Gently we came to a halt. The electrical smell was overpowering but not unpleasant. I knew what that was: the ozone layer the giants often talked about in the plastic house, the layer that was breaking down and letting too much sunlight through, endangering all life forms on Earth. Was this the design? Dance across an ozone hole and turn instantaneously into a sun-dried tomato?

I still wasn’t scared. We had stopped dancing and we simply lulled, suspended in the pellucid blue space, like round red stars. Suddenly we turned pitch black and I knew: we were the ozone holes in the ozone layer. I felt the sun searing through me; it wasn’t friendly fire. The atmosphere cracked open all together. Without the restrain of the atmosphere, the sun turned into an omnivorous predator. I witnessed with horror how it devoured all living beings in all the kingdoms: animals, plants, fungi and protists. Only the inert rocky crust remained. I remember hoping there were a couple of protozoa and a few non-GMO seeds, as well as some nice mould, somewhere, hidden under some stone, waiting for the atmosphere to heal, and start the cycle of love, life and death again. I woke up shivering, 12ºC was too cold for me after all. But the truck doors were open now (the atmosphere cracking in my dream) and the warmer open air rushed in.


‘Don’t bust my pectins!’ a tomato with a girl’s voice was saying to another. 

The boxes had been taken out of the truck via a conveyer belt into a high roofed metal house, which one of the giant workers had called a ‘where house.’  Well, it didn’t sound very reassuring if they didn’t know where we were.

I heard Fabio Raf giggling in the next box. 

‘Are you OK Fabio?’ I asked. I felt disoriented and still unhinged by my dream, which had turned into a nightmare. However, I was reassured by the fact that I was still green. The moment I turned deep red, my life on this Earth would be nearly over and I had something to do before I went into somebody’s salad.

‘Hey, Tom!’ he said cheerfully. ‘Not bad, and you? Quite a journey, eh? Do you hear that girl over there? She’s got a funny accent. I wonder where she comes from’.

‘I don’t believe a word of it,’ this tomato, slightly smaller than me, was saying in a very loud voice. She did talk in a different way, different to what I was used to hearing. It was quite attractive. ‘Why would they want to kill our seeds? It doesn’t make any sense? Who would benefit from that?’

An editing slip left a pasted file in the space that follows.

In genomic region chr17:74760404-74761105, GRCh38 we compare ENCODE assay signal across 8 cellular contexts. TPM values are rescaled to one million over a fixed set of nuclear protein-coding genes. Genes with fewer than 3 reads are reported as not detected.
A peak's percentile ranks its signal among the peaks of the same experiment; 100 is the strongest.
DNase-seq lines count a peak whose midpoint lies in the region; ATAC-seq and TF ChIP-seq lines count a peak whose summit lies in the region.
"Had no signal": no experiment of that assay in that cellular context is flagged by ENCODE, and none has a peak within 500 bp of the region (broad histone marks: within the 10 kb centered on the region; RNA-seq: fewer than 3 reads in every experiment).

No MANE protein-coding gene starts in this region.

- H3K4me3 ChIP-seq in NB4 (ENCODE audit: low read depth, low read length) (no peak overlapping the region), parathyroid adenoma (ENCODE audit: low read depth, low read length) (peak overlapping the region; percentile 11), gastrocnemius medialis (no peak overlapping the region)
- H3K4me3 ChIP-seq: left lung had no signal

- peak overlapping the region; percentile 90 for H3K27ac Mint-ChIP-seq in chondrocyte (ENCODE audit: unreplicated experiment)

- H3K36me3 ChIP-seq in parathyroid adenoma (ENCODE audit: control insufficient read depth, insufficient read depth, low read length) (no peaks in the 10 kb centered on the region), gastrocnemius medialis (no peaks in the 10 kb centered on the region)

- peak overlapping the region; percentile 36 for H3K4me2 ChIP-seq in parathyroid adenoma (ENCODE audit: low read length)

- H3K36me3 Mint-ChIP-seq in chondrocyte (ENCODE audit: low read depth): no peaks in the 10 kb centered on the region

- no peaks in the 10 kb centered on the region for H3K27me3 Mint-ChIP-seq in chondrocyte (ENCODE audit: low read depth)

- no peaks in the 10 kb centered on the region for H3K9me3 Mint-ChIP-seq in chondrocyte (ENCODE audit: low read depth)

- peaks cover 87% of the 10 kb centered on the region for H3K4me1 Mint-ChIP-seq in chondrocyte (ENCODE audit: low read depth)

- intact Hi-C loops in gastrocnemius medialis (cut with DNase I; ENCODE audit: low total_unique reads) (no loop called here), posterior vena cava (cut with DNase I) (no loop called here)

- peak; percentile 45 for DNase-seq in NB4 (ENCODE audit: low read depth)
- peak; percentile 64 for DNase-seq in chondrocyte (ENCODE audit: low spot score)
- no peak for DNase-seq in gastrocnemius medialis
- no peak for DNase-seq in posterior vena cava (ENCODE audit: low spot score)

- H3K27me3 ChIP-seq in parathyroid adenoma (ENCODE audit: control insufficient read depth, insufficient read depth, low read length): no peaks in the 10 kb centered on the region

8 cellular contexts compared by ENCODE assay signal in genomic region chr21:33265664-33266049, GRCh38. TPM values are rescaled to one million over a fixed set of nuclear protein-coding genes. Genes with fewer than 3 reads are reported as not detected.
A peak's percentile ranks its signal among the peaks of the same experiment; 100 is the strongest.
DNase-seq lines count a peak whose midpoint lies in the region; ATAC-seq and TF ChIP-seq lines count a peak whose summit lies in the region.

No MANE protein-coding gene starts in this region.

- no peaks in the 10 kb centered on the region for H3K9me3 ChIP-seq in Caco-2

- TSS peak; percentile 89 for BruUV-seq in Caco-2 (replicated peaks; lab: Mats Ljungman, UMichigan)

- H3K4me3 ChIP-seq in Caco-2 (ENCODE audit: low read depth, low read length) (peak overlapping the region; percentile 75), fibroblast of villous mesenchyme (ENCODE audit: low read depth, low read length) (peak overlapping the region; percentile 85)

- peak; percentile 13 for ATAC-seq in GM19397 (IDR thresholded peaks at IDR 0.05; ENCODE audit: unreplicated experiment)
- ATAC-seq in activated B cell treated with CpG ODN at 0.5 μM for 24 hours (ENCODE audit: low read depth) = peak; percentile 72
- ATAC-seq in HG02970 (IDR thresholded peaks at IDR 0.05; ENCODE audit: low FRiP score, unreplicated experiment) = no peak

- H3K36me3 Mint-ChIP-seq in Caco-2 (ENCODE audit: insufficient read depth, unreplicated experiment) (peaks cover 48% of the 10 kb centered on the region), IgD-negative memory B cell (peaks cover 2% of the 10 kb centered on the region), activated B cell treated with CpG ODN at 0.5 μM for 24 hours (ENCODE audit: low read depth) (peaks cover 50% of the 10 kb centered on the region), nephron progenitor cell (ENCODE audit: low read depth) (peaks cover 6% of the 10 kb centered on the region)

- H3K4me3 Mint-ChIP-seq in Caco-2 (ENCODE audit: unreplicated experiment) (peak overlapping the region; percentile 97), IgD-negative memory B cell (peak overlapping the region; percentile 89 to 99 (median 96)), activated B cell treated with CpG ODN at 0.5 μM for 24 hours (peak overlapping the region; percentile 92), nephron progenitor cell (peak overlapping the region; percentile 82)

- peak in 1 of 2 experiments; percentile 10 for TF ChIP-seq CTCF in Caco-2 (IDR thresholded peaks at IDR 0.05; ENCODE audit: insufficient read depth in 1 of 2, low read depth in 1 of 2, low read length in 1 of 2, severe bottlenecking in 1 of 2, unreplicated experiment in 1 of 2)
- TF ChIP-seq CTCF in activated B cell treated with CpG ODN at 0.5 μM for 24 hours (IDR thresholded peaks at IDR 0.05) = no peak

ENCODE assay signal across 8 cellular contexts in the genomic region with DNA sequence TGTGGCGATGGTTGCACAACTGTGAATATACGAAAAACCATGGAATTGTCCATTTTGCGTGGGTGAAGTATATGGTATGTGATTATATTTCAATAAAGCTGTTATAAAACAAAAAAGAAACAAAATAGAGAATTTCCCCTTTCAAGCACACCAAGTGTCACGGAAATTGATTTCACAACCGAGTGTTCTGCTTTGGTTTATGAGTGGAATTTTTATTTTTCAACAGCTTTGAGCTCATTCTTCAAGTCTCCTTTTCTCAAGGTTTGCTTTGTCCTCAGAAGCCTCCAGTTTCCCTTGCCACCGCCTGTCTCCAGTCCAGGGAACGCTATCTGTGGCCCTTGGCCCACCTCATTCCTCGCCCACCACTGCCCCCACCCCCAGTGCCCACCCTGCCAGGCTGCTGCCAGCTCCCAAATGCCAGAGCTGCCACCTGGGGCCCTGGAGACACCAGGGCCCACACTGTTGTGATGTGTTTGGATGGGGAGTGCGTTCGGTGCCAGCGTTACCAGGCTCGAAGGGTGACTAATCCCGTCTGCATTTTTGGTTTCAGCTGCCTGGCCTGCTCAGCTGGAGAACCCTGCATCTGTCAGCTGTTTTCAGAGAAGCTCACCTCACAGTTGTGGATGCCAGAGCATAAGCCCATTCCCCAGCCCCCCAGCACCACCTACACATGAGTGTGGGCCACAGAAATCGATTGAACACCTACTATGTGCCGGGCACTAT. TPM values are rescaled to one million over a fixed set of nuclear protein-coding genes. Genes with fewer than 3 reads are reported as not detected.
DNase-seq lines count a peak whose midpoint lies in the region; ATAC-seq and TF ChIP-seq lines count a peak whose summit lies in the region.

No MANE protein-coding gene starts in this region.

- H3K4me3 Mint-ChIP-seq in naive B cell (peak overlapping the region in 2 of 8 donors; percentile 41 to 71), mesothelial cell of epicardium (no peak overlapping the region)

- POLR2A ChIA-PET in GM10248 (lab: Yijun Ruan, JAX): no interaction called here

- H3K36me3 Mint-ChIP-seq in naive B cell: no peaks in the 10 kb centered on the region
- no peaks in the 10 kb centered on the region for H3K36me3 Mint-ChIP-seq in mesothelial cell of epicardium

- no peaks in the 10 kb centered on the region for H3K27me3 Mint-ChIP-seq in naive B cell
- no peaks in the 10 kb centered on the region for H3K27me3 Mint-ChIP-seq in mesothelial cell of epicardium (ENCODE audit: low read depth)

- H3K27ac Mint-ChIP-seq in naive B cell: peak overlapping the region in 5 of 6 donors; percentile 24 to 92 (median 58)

‘The comical company?’ I shouted, my seeds pounding inside me.

‘The what?’

‘Angelito Chem,’ I clarified. ‘The comical company.’

‘Chemical,’ I heard Fabio whisper next to me.


‘Chemical,’ he repeated, still in a whisper. ‘Chemical not comical.’

The tomatoes around us started laughing out loud. ‘Oh, yeah,’ said the girl with the foreign accent. ‘You are comical.’

‘Shame Angelito Chem isn’t,’ Fabio stated.

I was grateful to Fabio for his support, but in my mind I had shrunk to the size of a tiny cherry tomato, one of those the giants pop into their huge mouths and gulp without chewing.

‘What is it that you can’t believe?’

‘The idea that Angelito Chem wants to terminate us. What’s in it for them? They sell all these… comical chemicals to the farmers who plant the seeds they saved from the previous crop. If they don’t have crops to fumigate, they won’t need the chemicals.’

‘Yes, that’s true,’ I granted. This round little tomato had a lot of juice, even if she hadn’t grasped the masters’ master plan. ‘But Angelito Chem will provide the farmers with the seeds, because they will be in charge of creating the seeds that will grow.’

‘Don’t bust my pectins!’ the girl protested again. Perhaps it was an expression autochthonous to the place she was coming from, or a product of an individualistic tomato. ‘That’s got to be a conspiracy theory!’

‘Another conspiracy theory that will be put into practice,’ said Fabio calmly but audibly. ‘The plan is real…’

‘Yes,’ another Raf agreed. ‘A lot of us don’t see the reality, as if we were inside Plato’s cave!’ 

‘Who’s Plato?’ another one wanted to know.

‘A Greek giant,’ somebody explained.

‘What’s a Greek?’

‘Oh, it’s too complicated: A giant that loves tomatoes.’

A kerfuffle of tomato voices ensued. Some thought like the girl: it was all pulp. Some were with Fabio and me. The same old story; tomatoes divided over a decisive issue at a crucial moment. Unless we were together on this, we would never achieve anything. Our side had to convince the other of the truth before it was too late. But that’s easier said than done.

‘So you think Angelito Chem is going to just collect all the seeds in the world and turn them into their seeds, which the farmers will have to buy off them,’ said the girl, whom I’d heard somebody call Rocy. She had already turned fully red. She looked hot and tasty.